Putting your app or service in a marketplace is one step toward attracting attention from people who will use it. But a marketplace alone is not enough to guarantee that you connect with your target users.
Marketplaces are typically quite large, offering a dizzying number of choices. Even in a smaller marketplace – say, one with a few dozen different services – very few consumers will scan through each listing manually. They'll instead look for tags, or use a search function to try to find features that interest them. Even then, there is no guarantee that your solution will rise to the top of the results.
Making your service or app stand out in a marketplace requires careful planning and attention to some important details when you create your listing. Here's a rundown of the top four elements to consider to make your service stand out.
1. Describe the Function and Purpose Clearly
First of all, you want the value of your service to be readily apparent even to someone who only scans the description quickly. To do this, you must communicate the chief functionality of the solution clearly and succinctly. Ensure that the unique features of the service, and the value they provide, are easy for the reader to identify.
Consider a service that allows an application to authenticate users based on Active Directory. A description that reads "Connect to Active Directory" does a poor job of describing the service's functionality clearly. The phrase "Connecting to Active Directory” could mean different things and a developer scanning the description might be unsure whether the service joins a host to an AD domain, adds user accounts, or something else.
A better description would read "Use Active Directory to authenticate users." This makes the purpose of the service clear in just a few, succinct words.
2. Be Succinct
Using too much detail is a common pitfall that many may face when trying to describe the value of their service.. Many services do more than just one specific thing and it is tempting to try to describe them all.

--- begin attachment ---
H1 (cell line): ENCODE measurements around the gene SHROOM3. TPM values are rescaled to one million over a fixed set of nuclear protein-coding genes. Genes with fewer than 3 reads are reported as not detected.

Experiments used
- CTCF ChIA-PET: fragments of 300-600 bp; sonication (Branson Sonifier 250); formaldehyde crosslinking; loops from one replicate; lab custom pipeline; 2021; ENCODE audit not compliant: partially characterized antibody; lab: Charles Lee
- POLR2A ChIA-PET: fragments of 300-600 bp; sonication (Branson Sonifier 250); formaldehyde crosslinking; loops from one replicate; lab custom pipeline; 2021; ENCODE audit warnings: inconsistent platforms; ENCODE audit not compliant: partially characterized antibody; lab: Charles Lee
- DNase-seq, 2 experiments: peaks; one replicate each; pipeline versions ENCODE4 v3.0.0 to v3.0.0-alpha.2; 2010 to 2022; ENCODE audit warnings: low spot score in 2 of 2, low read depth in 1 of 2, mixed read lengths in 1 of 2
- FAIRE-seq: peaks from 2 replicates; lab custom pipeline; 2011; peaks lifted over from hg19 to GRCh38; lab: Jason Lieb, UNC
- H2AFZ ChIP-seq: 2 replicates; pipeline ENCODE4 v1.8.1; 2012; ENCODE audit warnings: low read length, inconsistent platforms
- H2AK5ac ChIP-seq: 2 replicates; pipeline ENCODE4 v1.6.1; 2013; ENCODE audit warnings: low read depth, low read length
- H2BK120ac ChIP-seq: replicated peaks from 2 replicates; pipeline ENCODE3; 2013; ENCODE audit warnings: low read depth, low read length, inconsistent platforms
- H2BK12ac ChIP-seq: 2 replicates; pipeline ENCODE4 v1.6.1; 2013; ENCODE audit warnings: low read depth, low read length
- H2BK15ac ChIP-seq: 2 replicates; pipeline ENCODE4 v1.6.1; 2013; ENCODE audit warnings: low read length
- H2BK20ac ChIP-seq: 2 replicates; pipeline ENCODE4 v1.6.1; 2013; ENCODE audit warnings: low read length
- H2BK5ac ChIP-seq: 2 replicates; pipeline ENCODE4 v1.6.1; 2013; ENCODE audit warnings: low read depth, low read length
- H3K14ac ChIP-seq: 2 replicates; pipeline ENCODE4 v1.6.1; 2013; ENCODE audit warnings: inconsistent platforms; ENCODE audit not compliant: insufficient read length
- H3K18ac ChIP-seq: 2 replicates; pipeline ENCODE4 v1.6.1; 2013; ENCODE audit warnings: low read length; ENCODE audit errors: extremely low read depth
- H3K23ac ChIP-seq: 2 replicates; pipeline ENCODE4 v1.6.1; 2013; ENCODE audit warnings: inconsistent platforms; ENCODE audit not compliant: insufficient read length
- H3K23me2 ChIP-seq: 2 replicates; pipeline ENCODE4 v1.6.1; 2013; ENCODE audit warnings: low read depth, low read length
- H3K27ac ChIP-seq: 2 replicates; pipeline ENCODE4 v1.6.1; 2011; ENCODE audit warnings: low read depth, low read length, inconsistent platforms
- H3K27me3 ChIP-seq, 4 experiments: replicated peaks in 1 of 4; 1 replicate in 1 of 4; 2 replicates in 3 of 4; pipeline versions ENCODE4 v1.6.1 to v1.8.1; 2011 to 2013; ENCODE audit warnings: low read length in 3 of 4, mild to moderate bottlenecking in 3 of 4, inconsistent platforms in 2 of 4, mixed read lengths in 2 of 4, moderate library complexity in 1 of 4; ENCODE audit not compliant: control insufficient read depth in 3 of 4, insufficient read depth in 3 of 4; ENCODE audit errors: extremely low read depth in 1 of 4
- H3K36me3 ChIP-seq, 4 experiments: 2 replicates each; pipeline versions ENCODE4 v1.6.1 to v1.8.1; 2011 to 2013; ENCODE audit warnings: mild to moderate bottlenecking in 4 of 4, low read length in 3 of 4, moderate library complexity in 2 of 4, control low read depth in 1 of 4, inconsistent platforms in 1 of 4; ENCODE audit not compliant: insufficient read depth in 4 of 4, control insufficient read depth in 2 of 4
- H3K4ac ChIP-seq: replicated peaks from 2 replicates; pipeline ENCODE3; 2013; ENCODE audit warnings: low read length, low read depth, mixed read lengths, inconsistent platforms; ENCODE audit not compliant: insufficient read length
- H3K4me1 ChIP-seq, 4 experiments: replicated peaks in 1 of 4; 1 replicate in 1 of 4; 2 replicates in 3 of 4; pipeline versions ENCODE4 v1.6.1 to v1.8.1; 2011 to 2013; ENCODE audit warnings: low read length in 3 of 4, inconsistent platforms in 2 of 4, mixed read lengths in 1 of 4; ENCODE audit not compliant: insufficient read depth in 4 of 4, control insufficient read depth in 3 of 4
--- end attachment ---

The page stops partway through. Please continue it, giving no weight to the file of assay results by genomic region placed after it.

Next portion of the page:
The problem is that, in marketplaces, users are scanning through a lot of listings quickly. They will not read a long list of features or a multi-paragraph blurb about what your service does. They're instead going to read the first sentence and then (if you're lucky) scan the rest of the description for keywords.
Don't get wrapped up in trying to describe the functionality of your service in exhaustive detail. That's what documentation and tutorials are for. In the marketplace, you want to highlight the most valuable, unique features that you provide; just enough to draw users in, but not so much that they become overwhelmed, unsure what your main selling points are, or skip reading your description altogether.
3. Provide a Clear Path to Documentation and Tutorials
Of course, many users will want more information about how your service works. For them, your marketplace listing should include links to portals where they can find additional details in the form of service documentation or tutorials that walk through how the service works.
Don't count on users to look for that content themselves. In a marketplace where they are sorting through a long list of different options, they may not take the time to Google your documentation database or look for a tutorial of your service before they move onto the next listing. Make it clear from the listing itself where they can look for more information.
4. Highlight Integrations
Part of the reason why developers come to a marketplace, to begin with, is that they are looking for a selection of interrelated tools. They are building a multi-faceted application or platform, and they want to use a variety of different marketplace services to do it.
Making it clear which other services integrate with your service will help developers see at a glance how your offering fits within their broader agenda. Don't force them to open documentation pages to find out which integrations you support. Make it clear and obvious from right within the marketplace.
A marketplace listing that fails to identify your service's value clearly, succinctly, and that makes it hard for consumers to find more information undercuts the point of using a marketplace at all. Developers come to a marketplace because they want to be able to find the tools they need to scratch an itch (or multiple itches) quickly, without having to spend hours reading overly verbose descriptions or trying to piece through overwhelming detail in search of what matters to them.
Give developers a clear, concise understanding of your service's value from the get-go, and you'll stand out from the crowd.
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